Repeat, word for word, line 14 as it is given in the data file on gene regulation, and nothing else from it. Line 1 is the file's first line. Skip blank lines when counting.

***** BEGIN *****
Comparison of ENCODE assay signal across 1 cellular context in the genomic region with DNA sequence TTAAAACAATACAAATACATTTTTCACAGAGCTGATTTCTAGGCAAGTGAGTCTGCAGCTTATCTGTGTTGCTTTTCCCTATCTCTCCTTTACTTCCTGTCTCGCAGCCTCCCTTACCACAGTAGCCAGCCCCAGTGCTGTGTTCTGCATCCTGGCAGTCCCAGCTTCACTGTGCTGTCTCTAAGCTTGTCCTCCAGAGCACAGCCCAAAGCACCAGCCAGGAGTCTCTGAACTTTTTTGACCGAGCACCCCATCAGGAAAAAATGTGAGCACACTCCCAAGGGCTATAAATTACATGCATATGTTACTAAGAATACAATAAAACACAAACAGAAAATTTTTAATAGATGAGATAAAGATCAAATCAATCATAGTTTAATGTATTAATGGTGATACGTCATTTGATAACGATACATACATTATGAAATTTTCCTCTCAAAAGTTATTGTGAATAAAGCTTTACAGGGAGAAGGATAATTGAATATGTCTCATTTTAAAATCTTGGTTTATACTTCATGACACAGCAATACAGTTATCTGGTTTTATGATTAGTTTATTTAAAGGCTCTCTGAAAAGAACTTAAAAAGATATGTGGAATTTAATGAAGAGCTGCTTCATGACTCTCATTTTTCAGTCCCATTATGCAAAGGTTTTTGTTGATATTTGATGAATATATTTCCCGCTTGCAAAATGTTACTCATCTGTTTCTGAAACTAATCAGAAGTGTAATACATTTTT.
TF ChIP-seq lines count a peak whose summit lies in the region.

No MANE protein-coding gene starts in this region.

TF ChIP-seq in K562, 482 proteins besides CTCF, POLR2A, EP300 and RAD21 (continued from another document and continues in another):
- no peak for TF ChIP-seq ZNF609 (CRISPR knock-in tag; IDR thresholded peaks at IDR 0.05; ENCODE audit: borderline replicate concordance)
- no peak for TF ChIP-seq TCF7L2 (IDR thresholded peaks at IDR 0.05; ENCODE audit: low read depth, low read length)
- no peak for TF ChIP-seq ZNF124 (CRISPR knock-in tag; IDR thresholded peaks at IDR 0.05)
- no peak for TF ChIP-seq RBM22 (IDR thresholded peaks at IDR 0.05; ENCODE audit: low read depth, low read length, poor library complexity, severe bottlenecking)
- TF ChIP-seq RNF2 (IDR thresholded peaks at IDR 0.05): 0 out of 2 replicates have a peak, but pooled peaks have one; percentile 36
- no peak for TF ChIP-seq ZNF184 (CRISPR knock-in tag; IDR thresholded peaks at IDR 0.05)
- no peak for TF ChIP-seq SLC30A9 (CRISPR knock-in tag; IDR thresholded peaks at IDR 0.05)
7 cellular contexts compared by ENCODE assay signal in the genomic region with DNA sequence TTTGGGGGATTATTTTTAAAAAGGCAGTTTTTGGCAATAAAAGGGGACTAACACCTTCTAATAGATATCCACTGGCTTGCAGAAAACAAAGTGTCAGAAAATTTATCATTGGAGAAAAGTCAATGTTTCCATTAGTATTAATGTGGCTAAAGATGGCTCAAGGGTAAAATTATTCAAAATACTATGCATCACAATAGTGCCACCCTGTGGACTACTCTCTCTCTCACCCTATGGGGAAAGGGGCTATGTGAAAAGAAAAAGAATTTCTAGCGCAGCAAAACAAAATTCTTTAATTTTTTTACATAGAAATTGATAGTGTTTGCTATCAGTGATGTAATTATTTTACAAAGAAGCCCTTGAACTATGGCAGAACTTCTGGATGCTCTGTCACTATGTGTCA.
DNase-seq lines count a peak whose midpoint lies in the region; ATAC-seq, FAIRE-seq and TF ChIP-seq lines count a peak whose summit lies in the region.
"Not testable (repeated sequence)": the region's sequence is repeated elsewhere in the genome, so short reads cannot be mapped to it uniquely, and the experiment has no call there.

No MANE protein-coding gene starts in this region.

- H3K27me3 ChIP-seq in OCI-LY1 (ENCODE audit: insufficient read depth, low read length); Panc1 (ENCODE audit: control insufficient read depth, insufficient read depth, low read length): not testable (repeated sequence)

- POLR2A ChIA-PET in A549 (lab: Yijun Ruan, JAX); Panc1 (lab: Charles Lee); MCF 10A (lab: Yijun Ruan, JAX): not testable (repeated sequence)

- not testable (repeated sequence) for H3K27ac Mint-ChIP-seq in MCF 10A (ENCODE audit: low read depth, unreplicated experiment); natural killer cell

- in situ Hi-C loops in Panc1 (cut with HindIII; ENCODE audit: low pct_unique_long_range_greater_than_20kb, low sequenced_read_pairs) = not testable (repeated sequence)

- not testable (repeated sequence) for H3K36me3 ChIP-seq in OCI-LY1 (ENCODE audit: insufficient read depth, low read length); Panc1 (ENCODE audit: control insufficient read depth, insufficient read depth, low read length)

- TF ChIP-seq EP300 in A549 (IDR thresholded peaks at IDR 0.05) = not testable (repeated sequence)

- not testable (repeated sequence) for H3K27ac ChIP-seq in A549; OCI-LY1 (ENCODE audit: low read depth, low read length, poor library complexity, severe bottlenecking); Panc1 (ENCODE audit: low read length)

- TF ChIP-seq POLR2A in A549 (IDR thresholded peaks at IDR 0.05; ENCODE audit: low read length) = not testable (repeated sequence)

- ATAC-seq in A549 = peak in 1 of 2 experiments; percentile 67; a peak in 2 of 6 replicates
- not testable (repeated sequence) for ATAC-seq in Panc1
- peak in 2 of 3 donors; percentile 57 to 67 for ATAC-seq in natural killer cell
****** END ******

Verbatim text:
"Not testable (repeated sequence)": the region's sequence is repeated elsewhere in the genome, so short reads cannot be mapped to it uniquely, and the experiment has no call there.